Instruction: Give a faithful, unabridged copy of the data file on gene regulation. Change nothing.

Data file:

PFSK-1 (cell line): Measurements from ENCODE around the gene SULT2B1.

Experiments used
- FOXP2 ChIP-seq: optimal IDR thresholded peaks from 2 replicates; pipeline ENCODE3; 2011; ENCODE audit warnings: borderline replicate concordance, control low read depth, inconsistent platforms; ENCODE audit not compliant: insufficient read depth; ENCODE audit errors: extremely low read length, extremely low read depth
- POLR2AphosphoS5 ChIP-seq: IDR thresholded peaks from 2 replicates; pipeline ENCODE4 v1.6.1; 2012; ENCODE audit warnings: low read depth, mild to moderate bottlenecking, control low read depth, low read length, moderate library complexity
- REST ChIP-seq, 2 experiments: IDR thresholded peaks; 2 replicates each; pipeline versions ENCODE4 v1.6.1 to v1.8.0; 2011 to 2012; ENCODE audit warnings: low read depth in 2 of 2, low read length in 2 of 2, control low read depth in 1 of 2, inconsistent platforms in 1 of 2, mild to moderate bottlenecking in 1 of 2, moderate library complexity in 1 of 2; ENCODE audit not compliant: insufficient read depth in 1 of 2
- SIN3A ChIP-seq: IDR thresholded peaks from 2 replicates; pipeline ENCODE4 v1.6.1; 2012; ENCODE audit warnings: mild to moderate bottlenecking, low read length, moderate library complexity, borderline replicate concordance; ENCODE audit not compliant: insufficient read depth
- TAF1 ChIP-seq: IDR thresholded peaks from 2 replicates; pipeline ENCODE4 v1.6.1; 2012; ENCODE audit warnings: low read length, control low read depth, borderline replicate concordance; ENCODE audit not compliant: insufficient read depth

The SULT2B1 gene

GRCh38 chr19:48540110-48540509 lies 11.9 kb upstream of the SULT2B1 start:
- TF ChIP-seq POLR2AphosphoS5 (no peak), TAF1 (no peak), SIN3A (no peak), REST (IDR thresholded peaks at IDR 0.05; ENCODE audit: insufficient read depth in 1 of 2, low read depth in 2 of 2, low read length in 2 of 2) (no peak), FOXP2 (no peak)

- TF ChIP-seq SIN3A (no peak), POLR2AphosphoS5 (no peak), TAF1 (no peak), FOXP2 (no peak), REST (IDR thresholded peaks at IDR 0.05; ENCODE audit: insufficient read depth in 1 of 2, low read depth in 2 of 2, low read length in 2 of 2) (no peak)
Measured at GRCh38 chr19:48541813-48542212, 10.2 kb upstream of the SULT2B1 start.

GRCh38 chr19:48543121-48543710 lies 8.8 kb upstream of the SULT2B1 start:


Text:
PFSK-1 (cell line): Measurements from ENCODE around the gene SULT2B1.

Experiments used
- FOXP2 ChIP-seq: optimal IDR thresholded peaks from 2 replicates; pipeline ENCODE3; 2011; ENCODE audit warnings: borderline replicate concordance, control low read depth, inconsistent platforms; ENCODE audit not compliant: insufficient read depth; ENCODE audit errors: extremely low read length, extremely low read depth
- POLR2AphosphoS5 ChIP-seq: IDR thresholded peaks from 2 replicates; pipeline ENCODE4 v1.6.1; 2012; ENCODE audit warnings: low read depth, mild to moderate bottlenecking, control low read depth, low read length, moderate library complexity
- REST ChIP-seq, 2 experiments: IDR thresholded peaks; 2 replicates each; pipeline versions ENCODE4 v1.6.1 to v1.8.0; 2011 to 2012; ENCODE audit warnings: low read depth in 2 of 2, low read length in 2 of 2, control low read depth in 1 of 2, inconsistent platforms in 1 of 2, mild to moderate bottlenecking in 1 of 2, moderate library complexity in 1 of 2; ENCODE audit not compliant: insufficient read depth in 1 of 2
- SIN3A ChIP-seq: IDR thresholded peaks from 2 replicates; pipeline ENCODE4 v1.6.1; 2012; ENCODE audit warnings: mild to moderate bottlenecking, low read length, moderate library complexity, borderline replicate concordance; ENCODE audit not compliant: insufficient read depth
- TAF1 ChIP-seq: IDR thresholded peaks from 2 replicates; pipeline ENCODE4 v1.6.1; 2012; ENCODE audit warnings: low read length, control low read depth, borderline replicate concordance; ENCODE audit not compliant: insufficient read depth

The SULT2B1 gene

GRCh38 chr19:48540110-48540509 lies 11.9 kb upstream of the SULT2B1 start:
- TF ChIP-seq POLR2AphosphoS5 (no peak), TAF1 (no peak), SIN3A (no peak), REST (IDR thresholded peaks at IDR 0.05; ENCODE audit: insufficient read depth in 1 of 2, low read depth in 2 of 2, low read length in 2 of 2) (no peak), FOXP2 (no peak)

- TF ChIP-seq SIN3A (no peak), POLR2AphosphoS5 (no peak), TAF1 (no peak), FOXP2 (no peak), REST (IDR thresholded peaks at IDR 0.05; ENCODE audit: insufficient read depth in 1 of 2, low read depth in 2 of 2, low read length in 2 of 2) (no peak)
Measured at GRCh38 chr19:48541813-48542212, 10.2 kb upstream of the SULT2B1 start.

GRCh38 chr19:48543121-48543710 lies 8.8 kb upstream of the SULT2B1 start: